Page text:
by Del Tackett


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Faithful

In 1936, a humble shepherd in Montana became ill and was taken to the hospital. His dog, Shep, refused to leave his side and remained at the hospital doors day and night.  When the shepherd died and they put his coffin on a train, Shep was there at the depot, whining terribly as the train and his master departed without him. For the next five years, Shep remained faithfully at the tracks. He met every train, four times a day, running up and down the cars, examining every person who got off, looking for his master.

There are many stories about dogs being faithful to their masters. Maybe this is one reason God made dogs... to teach us.

It has been said that faithfulness is one of the most critical characteristics a human being can posess and yet, in an “all about me” culture, it is one that is unfortunately waning. It is in these times that we turn our attention to the One who is forever Faithful.

Sometimes, when thinking about the nature of God, it is helpful to ponder what it would be like if God did not possess a particular attribute. This is one of those cases. We are quick to confess or even sing songs about the faithfulness of God, but rarely do we spend time meditating upon it or what it would mean if He were not faithful. Were we to sufficiently do so, I suppose it would bring us to our knees in thankfulness and deep gratitude.

The word “faithful” is somewhat unique, for it does not seem to follow the normal suffix pattern: meaning a “fullness” of something. “Joy-ful” means that someone is full of joy…  so, too, “helpful” and “thankful”, “doubtful” and “sinful”, etc. As Christians, we are a “hopeful” people, meaning we are full of, and filled with, “hope”… or we should be.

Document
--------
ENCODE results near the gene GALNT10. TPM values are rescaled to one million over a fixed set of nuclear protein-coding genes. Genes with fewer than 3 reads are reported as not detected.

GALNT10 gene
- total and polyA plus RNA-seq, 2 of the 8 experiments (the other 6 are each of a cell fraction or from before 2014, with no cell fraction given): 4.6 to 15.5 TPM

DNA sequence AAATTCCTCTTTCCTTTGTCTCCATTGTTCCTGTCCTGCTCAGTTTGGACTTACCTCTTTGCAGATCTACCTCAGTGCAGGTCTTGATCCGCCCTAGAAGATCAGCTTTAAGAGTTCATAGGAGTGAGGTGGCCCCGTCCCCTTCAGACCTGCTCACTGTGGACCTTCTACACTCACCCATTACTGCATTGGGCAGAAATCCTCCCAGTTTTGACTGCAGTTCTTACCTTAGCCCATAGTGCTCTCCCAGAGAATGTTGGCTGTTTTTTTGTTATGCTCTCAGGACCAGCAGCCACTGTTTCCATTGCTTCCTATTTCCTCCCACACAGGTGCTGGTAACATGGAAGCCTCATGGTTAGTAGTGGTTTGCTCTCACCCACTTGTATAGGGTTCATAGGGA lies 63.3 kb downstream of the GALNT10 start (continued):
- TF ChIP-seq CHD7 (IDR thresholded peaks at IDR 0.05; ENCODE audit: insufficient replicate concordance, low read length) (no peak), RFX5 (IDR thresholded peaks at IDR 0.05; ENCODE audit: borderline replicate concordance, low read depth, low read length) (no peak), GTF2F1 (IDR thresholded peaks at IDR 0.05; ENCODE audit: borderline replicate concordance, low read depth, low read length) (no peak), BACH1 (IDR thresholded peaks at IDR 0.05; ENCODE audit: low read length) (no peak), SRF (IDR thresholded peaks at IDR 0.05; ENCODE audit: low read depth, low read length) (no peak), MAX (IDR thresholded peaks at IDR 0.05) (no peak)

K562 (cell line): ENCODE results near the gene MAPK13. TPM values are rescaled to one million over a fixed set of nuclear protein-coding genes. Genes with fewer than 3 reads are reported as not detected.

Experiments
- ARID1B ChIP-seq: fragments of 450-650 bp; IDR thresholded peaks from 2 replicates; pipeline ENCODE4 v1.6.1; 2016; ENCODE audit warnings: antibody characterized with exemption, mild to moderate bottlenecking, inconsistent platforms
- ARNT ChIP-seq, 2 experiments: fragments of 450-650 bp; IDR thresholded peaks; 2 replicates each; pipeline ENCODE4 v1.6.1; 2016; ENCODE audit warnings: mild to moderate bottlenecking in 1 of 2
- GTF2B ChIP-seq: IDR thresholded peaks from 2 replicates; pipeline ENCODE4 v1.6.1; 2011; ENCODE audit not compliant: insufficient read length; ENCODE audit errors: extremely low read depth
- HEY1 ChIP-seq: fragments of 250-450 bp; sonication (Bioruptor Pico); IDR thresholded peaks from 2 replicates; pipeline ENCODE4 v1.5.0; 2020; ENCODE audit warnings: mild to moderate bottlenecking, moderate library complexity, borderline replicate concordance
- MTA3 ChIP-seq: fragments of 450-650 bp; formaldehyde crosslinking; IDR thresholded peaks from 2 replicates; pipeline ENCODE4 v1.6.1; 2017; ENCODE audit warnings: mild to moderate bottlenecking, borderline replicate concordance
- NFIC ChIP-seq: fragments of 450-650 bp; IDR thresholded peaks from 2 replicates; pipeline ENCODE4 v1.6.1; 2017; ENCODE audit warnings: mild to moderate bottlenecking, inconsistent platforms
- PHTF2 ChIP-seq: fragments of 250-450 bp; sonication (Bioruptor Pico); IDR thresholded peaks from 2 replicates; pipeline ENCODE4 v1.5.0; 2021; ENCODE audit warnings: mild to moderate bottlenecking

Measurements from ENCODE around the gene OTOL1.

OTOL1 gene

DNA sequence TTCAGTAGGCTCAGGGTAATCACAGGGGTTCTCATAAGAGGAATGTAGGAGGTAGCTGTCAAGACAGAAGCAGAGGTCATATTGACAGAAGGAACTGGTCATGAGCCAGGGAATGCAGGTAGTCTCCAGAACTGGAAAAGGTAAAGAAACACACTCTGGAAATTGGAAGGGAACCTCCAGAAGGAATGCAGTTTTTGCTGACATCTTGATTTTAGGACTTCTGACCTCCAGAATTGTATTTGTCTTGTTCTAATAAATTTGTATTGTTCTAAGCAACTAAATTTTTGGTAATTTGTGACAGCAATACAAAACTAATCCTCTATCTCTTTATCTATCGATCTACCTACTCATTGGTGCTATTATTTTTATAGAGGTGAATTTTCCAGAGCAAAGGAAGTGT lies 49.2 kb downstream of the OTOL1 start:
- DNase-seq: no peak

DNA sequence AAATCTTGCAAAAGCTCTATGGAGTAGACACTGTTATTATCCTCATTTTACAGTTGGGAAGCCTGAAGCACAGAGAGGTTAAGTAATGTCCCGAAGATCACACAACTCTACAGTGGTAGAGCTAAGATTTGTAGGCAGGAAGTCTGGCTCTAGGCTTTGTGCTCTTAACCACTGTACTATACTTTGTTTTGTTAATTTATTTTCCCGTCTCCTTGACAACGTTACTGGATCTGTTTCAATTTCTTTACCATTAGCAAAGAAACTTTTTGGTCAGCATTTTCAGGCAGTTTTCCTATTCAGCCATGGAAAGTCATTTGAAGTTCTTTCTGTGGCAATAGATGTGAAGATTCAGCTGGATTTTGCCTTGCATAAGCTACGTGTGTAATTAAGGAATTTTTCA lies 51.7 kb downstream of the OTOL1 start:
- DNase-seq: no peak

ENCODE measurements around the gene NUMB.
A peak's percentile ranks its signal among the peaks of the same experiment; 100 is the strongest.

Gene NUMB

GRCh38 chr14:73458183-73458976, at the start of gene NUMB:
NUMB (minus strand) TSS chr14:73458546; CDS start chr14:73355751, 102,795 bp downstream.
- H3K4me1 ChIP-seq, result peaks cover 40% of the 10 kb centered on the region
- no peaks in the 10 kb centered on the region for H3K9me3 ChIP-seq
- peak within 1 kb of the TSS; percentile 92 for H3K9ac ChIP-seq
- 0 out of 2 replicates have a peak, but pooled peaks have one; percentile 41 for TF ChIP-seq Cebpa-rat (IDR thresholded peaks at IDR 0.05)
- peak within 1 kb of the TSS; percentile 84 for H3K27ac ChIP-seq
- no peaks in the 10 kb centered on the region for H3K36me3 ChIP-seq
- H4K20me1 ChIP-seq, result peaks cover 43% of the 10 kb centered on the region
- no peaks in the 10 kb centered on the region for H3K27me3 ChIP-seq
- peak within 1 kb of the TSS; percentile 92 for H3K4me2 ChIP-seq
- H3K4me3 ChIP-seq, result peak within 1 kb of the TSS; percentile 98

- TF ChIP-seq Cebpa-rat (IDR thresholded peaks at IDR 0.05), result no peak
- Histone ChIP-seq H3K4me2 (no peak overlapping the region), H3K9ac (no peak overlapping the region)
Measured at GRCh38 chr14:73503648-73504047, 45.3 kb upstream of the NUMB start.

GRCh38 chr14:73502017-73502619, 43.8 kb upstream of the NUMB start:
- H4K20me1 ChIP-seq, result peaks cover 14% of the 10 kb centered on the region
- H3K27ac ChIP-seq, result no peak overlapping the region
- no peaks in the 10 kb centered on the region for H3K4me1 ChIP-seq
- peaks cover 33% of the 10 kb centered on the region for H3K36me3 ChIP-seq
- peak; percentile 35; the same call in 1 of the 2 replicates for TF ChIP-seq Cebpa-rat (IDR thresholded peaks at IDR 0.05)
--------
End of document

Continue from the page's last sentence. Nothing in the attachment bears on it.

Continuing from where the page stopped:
But to say that God is full of “faith” because He is “faithful” doesn’t sound right. And it shouldn’t because the “faith” in “faithful” has a different meaning than we are normally used to. It is best illustrated in Deuternonomy 32:15, where God declared to Moses that he would not enter the Promised Land because of his actions before the people at the waters of Meribah-kadish.[1] In speaking this, God said that Moses had “broken faith” with the Lord. Here the word “faith” is used to mean a commitment to a covenantal relationship. God had raised up Moses and put him in a special position of leadership. He was a representative, a messenger, an ambassador of God to the people. Moses was therefore in a “faith” relationship with God and he broke that faith when he acted in a way that did not, as God said, “treat Me as Holy in the midst of the sons of Israel”.

If we were honest, we would have to confess that we daily, if not more frequently, “break faith” with God, for we who are new creatures in Christ, sons of the living God, having God as our Father, are now witnesses, ambassadors, representatives of Christ to the world around us. When we, as sons and daughers, act in a way that is contrary to the nature of our Father, we “break faith” with Him. That is why we are in daily need of His forgiveness by the eternal sacrifice that cleanses us from all sin. This is, indeed, amazing grace!

But though we are not, God is fully faithful in everything that He does. He is true to His Word. He is true to His promises. He is true to His covenants and all of His purposes and plans.